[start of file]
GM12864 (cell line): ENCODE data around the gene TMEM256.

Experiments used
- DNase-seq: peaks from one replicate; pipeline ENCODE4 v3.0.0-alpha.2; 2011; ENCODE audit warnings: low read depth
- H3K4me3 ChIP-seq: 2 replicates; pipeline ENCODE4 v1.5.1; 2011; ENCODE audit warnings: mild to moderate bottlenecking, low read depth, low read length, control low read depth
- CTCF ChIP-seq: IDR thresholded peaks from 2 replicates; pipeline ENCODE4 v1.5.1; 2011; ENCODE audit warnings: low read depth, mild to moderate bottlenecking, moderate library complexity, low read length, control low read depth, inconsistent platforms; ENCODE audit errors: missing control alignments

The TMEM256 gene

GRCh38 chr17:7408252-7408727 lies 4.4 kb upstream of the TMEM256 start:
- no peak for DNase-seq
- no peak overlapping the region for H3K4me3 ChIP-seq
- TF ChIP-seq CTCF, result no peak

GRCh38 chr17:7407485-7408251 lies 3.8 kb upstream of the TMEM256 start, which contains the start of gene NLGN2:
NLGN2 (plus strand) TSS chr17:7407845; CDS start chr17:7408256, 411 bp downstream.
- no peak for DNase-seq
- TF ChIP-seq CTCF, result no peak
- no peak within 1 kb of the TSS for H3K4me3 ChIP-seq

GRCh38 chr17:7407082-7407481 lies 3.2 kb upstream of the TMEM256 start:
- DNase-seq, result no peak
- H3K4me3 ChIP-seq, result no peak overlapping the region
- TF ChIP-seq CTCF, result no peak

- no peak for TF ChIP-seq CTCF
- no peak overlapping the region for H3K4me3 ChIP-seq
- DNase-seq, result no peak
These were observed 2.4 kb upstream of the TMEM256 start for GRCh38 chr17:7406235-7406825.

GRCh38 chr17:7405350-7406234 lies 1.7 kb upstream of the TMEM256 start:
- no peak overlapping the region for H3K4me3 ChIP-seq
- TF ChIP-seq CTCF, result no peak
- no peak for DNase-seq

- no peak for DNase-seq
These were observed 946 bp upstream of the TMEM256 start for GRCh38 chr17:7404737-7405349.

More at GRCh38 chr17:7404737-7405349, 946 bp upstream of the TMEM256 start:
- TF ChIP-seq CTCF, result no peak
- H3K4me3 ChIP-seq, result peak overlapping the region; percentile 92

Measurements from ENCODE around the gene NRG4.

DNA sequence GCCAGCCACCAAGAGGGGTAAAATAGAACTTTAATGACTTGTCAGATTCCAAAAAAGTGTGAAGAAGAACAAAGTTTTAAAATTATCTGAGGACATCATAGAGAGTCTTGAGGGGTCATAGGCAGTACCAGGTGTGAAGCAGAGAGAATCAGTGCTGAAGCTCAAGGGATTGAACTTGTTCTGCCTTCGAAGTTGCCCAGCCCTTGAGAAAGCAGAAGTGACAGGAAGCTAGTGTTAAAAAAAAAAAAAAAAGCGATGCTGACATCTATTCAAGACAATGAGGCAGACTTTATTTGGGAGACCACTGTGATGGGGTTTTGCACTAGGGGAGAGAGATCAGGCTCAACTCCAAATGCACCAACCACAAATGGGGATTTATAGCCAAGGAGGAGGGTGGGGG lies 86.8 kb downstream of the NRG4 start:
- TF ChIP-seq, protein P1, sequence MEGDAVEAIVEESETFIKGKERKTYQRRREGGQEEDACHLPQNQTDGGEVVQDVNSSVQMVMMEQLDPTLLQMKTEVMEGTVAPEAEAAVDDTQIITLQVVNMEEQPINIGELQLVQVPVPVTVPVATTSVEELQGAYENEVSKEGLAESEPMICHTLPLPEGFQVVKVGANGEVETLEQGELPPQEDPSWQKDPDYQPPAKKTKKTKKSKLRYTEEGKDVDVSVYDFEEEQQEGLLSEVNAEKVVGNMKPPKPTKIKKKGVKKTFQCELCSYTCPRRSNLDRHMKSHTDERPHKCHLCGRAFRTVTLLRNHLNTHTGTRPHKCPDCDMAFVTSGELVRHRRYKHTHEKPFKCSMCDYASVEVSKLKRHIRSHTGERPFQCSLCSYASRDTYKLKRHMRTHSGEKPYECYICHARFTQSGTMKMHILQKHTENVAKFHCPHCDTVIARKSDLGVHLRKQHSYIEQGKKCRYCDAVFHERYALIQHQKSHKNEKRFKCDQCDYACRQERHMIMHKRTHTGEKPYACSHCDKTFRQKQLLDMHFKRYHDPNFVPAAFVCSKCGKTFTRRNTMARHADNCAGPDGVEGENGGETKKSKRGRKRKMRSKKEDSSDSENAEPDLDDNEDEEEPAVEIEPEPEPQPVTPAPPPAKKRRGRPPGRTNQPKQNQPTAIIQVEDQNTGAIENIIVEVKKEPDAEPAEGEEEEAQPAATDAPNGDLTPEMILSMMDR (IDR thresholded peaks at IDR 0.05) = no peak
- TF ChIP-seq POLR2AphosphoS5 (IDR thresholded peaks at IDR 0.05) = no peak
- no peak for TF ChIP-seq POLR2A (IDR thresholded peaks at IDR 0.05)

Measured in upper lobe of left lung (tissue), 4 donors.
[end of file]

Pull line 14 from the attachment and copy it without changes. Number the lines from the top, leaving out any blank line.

- TF ChIP-seq CTCF, result no peak